AME 68:13-28 (2012)  -  DOI: https://doi.org/10.3354/ame01597

Bacterioplankton communities in the Southern Ocean: composition and growth response to various substrate regimes

Meinhard Simon*, Sara Billerbeck, Daniel Kessler, Natascha Selje, Andrea Schlingloff

Institute for Chemistry and Biology of the Marine Environment, University of Oldenburg, 26111 Oldenburg, Germany

ABSTRACT: To examine the adaptation of bacterioplankton communities in the Southern Ocean to various biopolymeric substrates, we carried out experiments at the Polar Front and in the Antarctic Coastal Current (CC) in which samples were enriched with agarose, starch, peptone and extracts of the green alga Scenedesmus acutus and diatoms from the Polar Front. Growth and metabolic activity were assessed based on leucine incorporation and turnover rates of glucose, dissolved free amino acids and protein. In both experiments, growth was highest on peptone and the diatom extract and lowest on agarose. There was a general trend of decreasing proportions of Alphaproteobacteria and increasing proportions of Flavobacteria/Sphingobacteria and Gammaproteobacteria. The growth response and shift to Flavobacteria/Sphingobacteria was more pronounced in the CC experiment. A cluster analysis of denaturing gradient gel electrophoresis (DGGE) banding patterns showed that bacterial communities in each treatment of both experiments differed and that those in the treatments with peptone and the Scenedesmus and diatom extracts clustered together. Sequencing of excised bands revealed that Gammaproteobacteria comprised members of Pseudoalteromonadaceae, the Colwellia cluster of Alteromonadaceae and 1 other cluster. Alphaproteobacteria comprised only members of the Roseobacter clade and the Bacteroidetes phylum only of Flavobacteria and Cytophagales. The results show that the bacterioplankton communities in the Southern Ocean are able to adapt to various biopolymeric substrates. The most pronounced response to the additions of peptone and the diatom extract rich in protein is in line with previous observations that proteins are preferred bacterial substrates in this oceanic region.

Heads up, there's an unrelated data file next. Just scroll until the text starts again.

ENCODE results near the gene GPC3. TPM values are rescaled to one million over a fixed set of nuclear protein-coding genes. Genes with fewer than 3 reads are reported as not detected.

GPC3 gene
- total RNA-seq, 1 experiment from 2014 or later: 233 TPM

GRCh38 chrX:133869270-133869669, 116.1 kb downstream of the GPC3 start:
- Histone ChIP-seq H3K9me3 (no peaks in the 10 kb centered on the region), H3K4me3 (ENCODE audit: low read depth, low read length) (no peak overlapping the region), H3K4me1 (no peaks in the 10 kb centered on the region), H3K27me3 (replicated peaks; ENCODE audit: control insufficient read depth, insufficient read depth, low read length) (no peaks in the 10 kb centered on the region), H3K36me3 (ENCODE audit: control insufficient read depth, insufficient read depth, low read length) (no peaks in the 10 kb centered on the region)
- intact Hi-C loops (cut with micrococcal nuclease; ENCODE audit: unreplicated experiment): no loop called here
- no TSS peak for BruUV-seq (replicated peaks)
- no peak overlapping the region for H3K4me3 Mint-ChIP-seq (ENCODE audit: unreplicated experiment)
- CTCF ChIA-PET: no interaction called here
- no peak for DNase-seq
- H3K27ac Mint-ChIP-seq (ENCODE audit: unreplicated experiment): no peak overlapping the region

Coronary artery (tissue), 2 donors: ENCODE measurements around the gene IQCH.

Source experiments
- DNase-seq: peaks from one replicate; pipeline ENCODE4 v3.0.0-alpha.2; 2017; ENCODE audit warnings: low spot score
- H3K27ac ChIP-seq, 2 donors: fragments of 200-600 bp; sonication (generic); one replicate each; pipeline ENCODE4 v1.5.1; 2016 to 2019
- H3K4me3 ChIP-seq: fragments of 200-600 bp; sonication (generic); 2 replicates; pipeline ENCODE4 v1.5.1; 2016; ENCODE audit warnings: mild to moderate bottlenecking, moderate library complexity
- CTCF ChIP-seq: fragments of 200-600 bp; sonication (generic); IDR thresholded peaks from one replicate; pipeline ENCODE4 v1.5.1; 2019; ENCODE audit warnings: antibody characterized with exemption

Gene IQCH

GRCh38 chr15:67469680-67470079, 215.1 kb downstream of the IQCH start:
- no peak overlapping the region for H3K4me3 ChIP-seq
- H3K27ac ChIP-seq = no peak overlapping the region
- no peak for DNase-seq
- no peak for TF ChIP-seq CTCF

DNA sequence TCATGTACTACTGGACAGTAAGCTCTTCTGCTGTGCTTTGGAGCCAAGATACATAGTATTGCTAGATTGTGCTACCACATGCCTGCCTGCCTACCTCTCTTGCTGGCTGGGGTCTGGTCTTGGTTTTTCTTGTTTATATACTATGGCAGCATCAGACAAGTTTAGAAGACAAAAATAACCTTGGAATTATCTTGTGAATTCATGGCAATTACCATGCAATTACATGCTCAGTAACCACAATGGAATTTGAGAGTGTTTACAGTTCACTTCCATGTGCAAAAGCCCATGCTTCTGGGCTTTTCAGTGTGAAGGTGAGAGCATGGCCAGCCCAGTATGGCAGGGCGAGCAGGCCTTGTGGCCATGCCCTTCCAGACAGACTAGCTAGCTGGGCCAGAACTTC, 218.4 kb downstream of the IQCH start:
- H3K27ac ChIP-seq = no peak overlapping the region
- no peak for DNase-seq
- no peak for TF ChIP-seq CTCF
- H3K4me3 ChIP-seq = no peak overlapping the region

KEY WORDS: Bacteria · Fluorescence in situ hybridization · DGGE · Cluster analysis · Biopolymers · Southern Ocean


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Cite this article as: Simon M, Billerbeck S, Kessler D, Selje N, Schlingloff A (2012) Bacterioplankton communities in the Southern Ocean: composition and growth response to various substrate regimes. Aquat Microb Ecol 68:13-28. https://doi.org/10.3354/ame01597

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